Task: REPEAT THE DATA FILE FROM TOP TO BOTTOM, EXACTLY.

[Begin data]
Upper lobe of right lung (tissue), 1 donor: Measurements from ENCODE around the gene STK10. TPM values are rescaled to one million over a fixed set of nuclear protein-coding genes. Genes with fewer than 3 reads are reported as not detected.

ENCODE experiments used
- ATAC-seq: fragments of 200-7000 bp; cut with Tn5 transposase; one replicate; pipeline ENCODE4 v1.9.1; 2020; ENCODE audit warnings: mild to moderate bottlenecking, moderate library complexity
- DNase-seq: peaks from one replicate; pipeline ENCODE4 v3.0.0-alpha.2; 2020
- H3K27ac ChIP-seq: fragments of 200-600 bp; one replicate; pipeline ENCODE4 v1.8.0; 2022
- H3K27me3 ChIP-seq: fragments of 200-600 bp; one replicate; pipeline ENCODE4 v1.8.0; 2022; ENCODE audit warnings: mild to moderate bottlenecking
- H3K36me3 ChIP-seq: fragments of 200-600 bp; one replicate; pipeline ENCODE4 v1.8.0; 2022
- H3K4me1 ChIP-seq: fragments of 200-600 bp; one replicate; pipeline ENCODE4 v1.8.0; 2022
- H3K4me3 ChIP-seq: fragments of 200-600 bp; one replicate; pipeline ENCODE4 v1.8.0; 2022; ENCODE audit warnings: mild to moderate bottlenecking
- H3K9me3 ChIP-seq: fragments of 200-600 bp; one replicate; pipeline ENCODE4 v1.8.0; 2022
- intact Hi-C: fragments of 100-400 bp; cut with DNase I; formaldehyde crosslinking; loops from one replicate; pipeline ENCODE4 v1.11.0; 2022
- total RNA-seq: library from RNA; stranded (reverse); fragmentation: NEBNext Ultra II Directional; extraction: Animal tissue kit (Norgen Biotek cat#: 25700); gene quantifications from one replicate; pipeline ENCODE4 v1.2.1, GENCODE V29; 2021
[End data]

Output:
Upper lobe of right lung (tissue), 1 donor: Measurements from ENCODE around the gene STK10. TPM values are rescaled to one million over a fixed set of nuclear protein-coding genes. Genes with fewer than 3 reads are reported as not detected.

ENCODE experiments used
- ATAC-seq: fragments of 200-7000 bp; cut with Tn5 transposase; one replicate; pipeline ENCODE4 v1.9.1; 2020; ENCODE audit warnings: mild to moderate bottlenecking, moderate library complexity
- DNase-seq: peaks from one replicate; pipeline ENCODE4 v3.0.0-alpha.2; 2020
- H3K27ac ChIP-seq: fragments of 200-600 bp; one replicate; pipeline ENCODE4 v1.8.0; 2022
- H3K27me3 ChIP-seq: fragments of 200-600 bp; one replicate; pipeline ENCODE4 v1.8.0; 2022; ENCODE audit warnings: mild to moderate bottlenecking
- H3K36me3 ChIP-seq: fragments of 200-600 bp; one replicate; pipeline ENCODE4 v1.8.0; 2022
- H3K4me1 ChIP-seq: fragments of 200-600 bp; one replicate; pipeline ENCODE4 v1.8.0; 2022
- H3K4me3 ChIP-seq: fragments of 200-600 bp; one replicate; pipeline ENCODE4 v1.8.0; 2022; ENCODE audit warnings: mild to moderate bottlenecking
- H3K9me3 ChIP-seq: fragments of 200-600 bp; one replicate; pipeline ENCODE4 v1.8.0; 2022
- intact Hi-C: fragments of 100-400 bp; cut with DNase I; formaldehyde crosslinking; loops from one replicate; pipeline ENCODE4 v1.11.0; 2022
- total RNA-seq: library from RNA; stranded (reverse); fragmentation: NEBNext Ultra II Directional; extraction: Animal tissue kit (Norgen Biotek cat#: 25700); gene quantifications from one replicate; pipeline ENCODE4 v1.2.1, GENCODE V29; 2021